New Delhi and Beijing already have two military hotlines in eastern Ladakh
The Indian Army said on Sunday that a military hotline has been established with the Chinese side in north Sikkim to boost the spirit of trust and cordial relations between the two countries along the Line of Actual Control in the region.
A hotline is a direct telephone line connection between two parties, the Hindu reported.
“The inauguration was attended by ground commanders of the respective Armies and a message of friendship and harmony was exchanged through the Hotline,” the Army said in a statement.
The event coincided with People’s Liberation Army Day on August 1, it said. The day is celebrated to commemorate the founding of the People’s Liberation Army in China.
The hotline is between the Indian Army in Kongra La, North Sikkim, and China’s People’s Liberation Army at Khamba Dzong in the Tibetan Autonomous Region, the statement said.
“The armed forces of the two countries have well-established mechanisms for communication at ground commanders level,” the Army said, according to PTI.
“These hotlines in various sectors go a long way in enhancing the same and maintaining peace and tranquillity at the borders.”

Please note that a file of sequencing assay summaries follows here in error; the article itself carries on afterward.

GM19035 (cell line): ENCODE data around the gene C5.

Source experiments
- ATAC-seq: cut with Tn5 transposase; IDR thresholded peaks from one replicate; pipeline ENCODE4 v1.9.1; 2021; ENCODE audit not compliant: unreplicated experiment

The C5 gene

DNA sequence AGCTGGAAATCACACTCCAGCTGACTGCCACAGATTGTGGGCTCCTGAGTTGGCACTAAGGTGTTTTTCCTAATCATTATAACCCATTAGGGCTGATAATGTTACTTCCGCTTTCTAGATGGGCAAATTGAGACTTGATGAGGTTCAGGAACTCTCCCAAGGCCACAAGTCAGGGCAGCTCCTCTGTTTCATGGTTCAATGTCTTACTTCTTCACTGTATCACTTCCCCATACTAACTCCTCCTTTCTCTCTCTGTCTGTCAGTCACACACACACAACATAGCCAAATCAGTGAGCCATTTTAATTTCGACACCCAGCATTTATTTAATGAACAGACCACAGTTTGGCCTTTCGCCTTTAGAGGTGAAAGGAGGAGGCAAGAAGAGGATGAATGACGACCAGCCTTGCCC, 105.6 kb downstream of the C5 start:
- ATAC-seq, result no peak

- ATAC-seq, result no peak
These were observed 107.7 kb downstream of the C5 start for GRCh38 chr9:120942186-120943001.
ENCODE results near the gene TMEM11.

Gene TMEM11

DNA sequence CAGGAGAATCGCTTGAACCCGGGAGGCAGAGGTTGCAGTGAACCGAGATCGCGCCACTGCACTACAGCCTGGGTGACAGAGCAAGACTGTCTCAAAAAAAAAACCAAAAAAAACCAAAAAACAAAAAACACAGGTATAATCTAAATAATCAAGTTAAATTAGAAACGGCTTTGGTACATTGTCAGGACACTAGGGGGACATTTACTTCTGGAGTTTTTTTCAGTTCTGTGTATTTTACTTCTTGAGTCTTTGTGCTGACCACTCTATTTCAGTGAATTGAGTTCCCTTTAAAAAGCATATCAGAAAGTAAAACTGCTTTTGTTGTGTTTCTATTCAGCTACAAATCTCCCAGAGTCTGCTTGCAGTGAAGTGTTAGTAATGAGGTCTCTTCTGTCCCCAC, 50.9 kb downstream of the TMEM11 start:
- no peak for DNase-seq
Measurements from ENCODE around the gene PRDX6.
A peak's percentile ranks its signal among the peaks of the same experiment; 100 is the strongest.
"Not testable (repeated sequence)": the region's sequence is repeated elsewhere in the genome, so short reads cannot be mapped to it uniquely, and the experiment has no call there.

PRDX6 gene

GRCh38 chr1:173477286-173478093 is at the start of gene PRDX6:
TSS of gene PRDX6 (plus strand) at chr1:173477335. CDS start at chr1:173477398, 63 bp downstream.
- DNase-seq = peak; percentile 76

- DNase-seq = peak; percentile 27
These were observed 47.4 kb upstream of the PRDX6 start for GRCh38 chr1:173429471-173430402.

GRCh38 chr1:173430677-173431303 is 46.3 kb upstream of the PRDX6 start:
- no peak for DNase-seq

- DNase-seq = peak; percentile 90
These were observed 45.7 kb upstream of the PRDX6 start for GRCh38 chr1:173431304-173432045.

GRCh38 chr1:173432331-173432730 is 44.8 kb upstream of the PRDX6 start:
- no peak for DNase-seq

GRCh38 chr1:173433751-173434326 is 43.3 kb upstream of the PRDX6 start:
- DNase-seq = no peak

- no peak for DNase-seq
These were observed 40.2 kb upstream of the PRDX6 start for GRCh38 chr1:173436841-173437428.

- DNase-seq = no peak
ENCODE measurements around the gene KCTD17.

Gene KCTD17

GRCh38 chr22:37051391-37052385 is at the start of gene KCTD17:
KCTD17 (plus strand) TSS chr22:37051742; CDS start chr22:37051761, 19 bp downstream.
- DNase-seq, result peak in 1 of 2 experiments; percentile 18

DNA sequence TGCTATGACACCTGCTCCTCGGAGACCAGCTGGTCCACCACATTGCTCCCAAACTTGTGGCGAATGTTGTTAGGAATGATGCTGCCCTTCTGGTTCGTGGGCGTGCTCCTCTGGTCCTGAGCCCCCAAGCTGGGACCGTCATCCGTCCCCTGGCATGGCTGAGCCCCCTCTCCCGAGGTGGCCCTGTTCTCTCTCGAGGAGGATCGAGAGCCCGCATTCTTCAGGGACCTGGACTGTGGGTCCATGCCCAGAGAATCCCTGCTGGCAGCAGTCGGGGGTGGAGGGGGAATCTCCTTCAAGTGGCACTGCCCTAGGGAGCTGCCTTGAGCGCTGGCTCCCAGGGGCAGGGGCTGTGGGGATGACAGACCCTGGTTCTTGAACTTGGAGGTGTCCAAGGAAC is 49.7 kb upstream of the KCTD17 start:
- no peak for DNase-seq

India and China already have two military hotlines in eastern Ladakh – at Chushul and Daulat Beg Oldi in the Union Territory.
In February, the foreign ministers of India and China had agreed to establish a new hotline to ensure a “timely communication” in the backdrop of the Ladakh stand-off.
The setting up of the hotline came amid a continued standoff between the two armies at various friction points in eastern Ladakh such as Hot Springs, Gogra Post, Demchok and Depsang Plains.
India and China had held the 12th round of Corps Commander talks on July 31 in Moldo on the Chinese side, according to the Hindu. The details of the meeting are awaited.
In the previous meeting on April 9, the two sides discussed the withdrawal of troops from other friction points, after the completion of the disengagement process in Pangong Tso.
However, days after the talks, reports suggested that China has refused to withdraw its troops from Hot Springs and Gogra Post.
India and China have been locked in a border standoff since their troops clashed in Galwan Valley in eastern Ladakh in June last year. Twenty Indian soldiers were killed in the clash. China put the number of casualties on its side at four.
Talks between the militaries of the two countries began soon after the clashes. However, a breakthrough came only in February as Union Defence Minister Rajnath Singh informed Parliament about the disengagement agreement reached between India and China.